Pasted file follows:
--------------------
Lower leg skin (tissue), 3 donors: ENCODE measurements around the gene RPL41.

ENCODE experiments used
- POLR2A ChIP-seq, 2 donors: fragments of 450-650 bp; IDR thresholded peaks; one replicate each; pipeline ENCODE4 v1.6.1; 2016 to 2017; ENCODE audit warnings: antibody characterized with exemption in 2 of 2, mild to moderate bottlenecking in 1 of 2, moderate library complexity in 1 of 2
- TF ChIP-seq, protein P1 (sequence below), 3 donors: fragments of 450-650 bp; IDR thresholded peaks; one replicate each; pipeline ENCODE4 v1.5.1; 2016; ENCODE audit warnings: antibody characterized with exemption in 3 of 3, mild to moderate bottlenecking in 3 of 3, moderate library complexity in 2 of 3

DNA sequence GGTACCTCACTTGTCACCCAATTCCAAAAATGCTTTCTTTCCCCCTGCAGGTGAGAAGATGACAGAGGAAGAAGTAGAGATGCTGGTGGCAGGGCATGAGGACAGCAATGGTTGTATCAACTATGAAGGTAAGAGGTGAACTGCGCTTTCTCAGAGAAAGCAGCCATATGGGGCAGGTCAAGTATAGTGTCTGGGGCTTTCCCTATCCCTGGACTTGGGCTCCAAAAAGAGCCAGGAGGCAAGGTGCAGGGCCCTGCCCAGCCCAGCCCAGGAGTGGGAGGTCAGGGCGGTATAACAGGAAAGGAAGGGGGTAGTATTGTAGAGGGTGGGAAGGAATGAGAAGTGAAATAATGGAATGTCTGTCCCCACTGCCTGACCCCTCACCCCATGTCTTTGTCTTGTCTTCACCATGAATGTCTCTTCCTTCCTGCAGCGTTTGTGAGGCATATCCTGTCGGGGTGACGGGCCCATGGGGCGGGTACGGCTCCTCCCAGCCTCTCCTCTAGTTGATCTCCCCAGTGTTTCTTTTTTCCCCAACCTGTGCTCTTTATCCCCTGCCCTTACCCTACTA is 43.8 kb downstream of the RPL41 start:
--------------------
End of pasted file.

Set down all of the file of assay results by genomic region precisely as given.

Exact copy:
Lower leg skin (tissue), 3 donors: ENCODE measurements around the gene RPL41.

ENCODE experiments used
- POLR2A ChIP-seq, 2 donors: fragments of 450-650 bp; IDR thresholded peaks; one replicate each; pipeline ENCODE4 v1.6.1; 2016 to 2017; ENCODE audit warnings: antibody characterized with exemption in 2 of 2, mild to moderate bottlenecking in 1 of 2, moderate library complexity in 1 of 2
- TF ChIP-seq, protein P1 (sequence below), 3 donors: fragments of 450-650 bp; IDR thresholded peaks; one replicate each; pipeline ENCODE4 v1.5.1; 2016; ENCODE audit warnings: antibody characterized with exemption in 3 of 3, mild to moderate bottlenecking in 3 of 3, moderate library complexity in 2 of 3

DNA sequence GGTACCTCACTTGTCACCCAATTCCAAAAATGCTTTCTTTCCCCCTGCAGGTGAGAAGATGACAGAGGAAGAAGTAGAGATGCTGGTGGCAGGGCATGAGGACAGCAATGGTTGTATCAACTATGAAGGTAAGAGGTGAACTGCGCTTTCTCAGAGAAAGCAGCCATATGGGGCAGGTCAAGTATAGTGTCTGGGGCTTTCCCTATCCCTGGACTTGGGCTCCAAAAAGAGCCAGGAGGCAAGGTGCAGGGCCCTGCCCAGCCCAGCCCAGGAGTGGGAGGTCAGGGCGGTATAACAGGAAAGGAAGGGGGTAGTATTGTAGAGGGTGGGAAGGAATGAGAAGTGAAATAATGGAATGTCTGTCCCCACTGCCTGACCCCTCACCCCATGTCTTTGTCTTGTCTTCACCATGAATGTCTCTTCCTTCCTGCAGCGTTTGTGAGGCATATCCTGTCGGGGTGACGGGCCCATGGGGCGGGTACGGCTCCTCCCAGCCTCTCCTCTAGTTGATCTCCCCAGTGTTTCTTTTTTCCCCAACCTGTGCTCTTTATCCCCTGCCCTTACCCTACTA is 43.8 kb downstream of the RPL41 start: